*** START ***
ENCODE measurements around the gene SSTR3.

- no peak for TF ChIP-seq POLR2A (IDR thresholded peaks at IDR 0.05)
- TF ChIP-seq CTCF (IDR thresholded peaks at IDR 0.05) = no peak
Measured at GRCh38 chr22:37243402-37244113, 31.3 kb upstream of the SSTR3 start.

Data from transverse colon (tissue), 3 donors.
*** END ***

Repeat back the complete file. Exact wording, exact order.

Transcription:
ENCODE measurements around the gene SSTR3.

- no peak for TF ChIP-seq POLR2A (IDR thresholded peaks at IDR 0.05)
- TF ChIP-seq CTCF (IDR thresholded peaks at IDR 0.05) = no peak
Measured at GRCh38 chr22:37243402-37244113, 31.3 kb upstream of the SSTR3 start.

Data from transverse colon (tissue), 3 donors.